|Publication number||US7085383 B2|
|Application number||US 10/042,496|
|Publication date||Aug 1, 2006|
|Filing date||Jan 9, 2002|
|Priority date||Jan 9, 2002|
|Also published as||US20030131230|
|Publication number||042496, 10042496, US 7085383 B2, US 7085383B2, US-B2-7085383, US7085383 B2, US7085383B2|
|Inventors||Gary J. Cross|
|Original Assignee||International Business Machines Corporation|
|Export Citation||BiBTeX, EndNote, RefMan|
|Patent Citations (15), Non-Patent Citations (1), Referenced by (2), Classifications (15), Legal Events (4)|
|External Links: USPTO, USPTO Assignment, Espacenet|
The present invention is related to the subject matter of co-pending U.S. patent application Ser. No. 10/042,505 entitled “SECURED RADIO COMMUNICATIONS SYSTEM, METHOD, AND COMPUTER PROGRAM PRODUCT”, assigned to the assignee named herein filed on the same date and incorporated by reference.
1. Technical Field
The present invention relates generally to the field of cellular telephone communications, and more specifically to a data processing system, method, and computer program product for transmitting secure cellular telephone communications utilizing a conventional cellular telephone.
2. Description of Related Art
Conventional cellular telephones transmit and receive information utilizing radio signals. Conventional cellular telephones receive inputs typically either from an internal microphone included encased within the telephone or from a microphone that is external to the telephone and coupled to a microphone port on the cellular telephone. Inputs received from either microphone are then transmitted by the cellular telephone at a particular frequency. This radio frequency is capable of being monitored by contemporary radio scanners.
Cellular telephones are available that receive and transmit either analog signals or digital signals. When a conventional cellular telephone receives a signal, the receiving cellular telephone processes the signal in order to output that signal to a speaker. The signal may be output to the internal speaker that is encased within a telephone, or output to a speaker that is external to the telephone. When a conventional cellular telephone receives an encrypted signal, the cellular telephone has no means by which to decrypt the signal.
Palm held computer systems are well known in the art. They have attained widespread use for providing computer power to many segments of today's modern society. Palm held computers may be defined as a palm held computer, embedded controller, or embedded controller that includes a system unit having a central processing unit (CPU) and associated volatile and non-volatile memory. The palm held computer may also include random access memory (RAM), basic input/output system read only memory (BIOS ROM), an attached LCD display touchscreen, a pointing device which uses a stylist, optional serial ports, parallel ports, infrared ports, a wireless modem, analog-to-digital converter (ADC), digital-to-analog converter (DAC), general purpose I/O ports for augmenting the palm held computer/embedded computer, and/or CODEC devices for connecting to the Public Telephone Switched Network. One of the distinguishing characteristics of these palm held systems is that the components are modular enough to fit on a system board that fits into the user's hand and is powered by batteries. Another distinguishing characteristic of the palm help computers is their ability to download software applications via an uplink that is connected to a desktop computer.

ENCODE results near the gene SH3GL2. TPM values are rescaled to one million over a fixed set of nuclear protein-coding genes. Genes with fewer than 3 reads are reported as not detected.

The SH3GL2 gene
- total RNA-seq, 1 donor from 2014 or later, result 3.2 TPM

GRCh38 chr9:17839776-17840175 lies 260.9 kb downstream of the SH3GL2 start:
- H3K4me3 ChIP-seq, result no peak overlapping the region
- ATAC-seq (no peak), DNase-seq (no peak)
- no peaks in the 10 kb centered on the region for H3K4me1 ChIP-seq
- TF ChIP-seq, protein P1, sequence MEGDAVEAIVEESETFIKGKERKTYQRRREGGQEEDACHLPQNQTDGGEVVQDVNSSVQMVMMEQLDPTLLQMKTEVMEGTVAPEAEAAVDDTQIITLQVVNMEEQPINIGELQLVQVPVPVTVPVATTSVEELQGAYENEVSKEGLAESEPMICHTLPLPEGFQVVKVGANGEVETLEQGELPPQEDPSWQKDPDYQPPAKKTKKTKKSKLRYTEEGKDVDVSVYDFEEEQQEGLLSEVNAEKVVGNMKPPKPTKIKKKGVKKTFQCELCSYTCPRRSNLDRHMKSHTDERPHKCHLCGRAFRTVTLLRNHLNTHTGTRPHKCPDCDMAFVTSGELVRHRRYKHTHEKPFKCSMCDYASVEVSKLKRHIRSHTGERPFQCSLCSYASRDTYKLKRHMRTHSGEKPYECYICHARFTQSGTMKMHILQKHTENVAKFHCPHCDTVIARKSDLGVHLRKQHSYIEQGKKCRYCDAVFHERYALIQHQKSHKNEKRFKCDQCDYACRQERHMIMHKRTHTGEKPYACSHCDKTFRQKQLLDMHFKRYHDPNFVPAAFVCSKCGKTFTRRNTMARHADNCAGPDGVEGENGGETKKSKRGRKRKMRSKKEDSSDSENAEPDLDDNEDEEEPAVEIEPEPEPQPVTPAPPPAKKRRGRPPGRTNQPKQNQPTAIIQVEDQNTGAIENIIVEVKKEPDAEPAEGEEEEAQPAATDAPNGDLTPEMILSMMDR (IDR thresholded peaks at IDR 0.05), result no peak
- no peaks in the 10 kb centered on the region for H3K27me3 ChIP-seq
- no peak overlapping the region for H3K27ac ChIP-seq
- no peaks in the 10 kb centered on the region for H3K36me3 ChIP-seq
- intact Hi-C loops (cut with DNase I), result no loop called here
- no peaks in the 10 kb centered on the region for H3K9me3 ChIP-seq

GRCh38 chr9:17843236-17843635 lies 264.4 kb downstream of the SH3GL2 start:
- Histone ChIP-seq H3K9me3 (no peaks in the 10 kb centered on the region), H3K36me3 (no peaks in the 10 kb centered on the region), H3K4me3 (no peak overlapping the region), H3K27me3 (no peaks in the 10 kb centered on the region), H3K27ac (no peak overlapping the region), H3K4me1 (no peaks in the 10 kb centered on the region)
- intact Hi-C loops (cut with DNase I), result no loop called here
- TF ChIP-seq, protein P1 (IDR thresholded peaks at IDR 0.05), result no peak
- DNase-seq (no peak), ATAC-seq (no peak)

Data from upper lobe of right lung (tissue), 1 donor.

Secured cellular telephone communications are essential to the military. However, they must purchase specialized equipment in order to transmit and receive secured radio communications.
Encryption algorithms are known to ensure that only the intended recipient of an electronic message may read and access the message. One known encryption algorithm is an asymmetric, or public key, algorithm. The public key algorithm is a method for encrypting electronic messages sent from a first entity to a second entity. This algorithm provides for a key pair comprised of a private key and public key which are mathematically related such that if the private key is used to encrypt data then only the matched public key can be used to decrypt the data, and visa versa.
Encryption keys may be obtained from a certificate authority. Certificate Authorities are entities that can issue digital certificates. Certificate Authorities are, in essence, a commonly trusted third party that is relied upon to verify the matching of public keys to identity, e-mail name, or other such information.
Therefore, a need exists for a method, system, and product for transmitting secure cellular telephone communications utilizing a conventional cellular telephone.
A data processing system, method, and product are disclosed for securing cellular telephone transmissions utilizing a conventional cellular telephone. A conventional cellular telephone and a computer system are provided. The computer system is separate and apart from the conventional cellular telephone. The conventional cellular telephone is capable of receiving an input signal from an external microphone and then transmitting that input signal using cellular technology. The conventional cellular telephone is incapable of encrypting the input signal.
The computer system is coupled between the external microphone and the cellular telephone such that inputs into the external microphone are received first by the computer system. The computer system receives an input from the microphone, encrypts the input utilizing public key encryption, and passes the encrypted input to the cellular telephone. The cellular telephone then transmits the encrypted input using cellular technology. Thus, cellular telephone transmissions from the conventional cellular telephone are secured.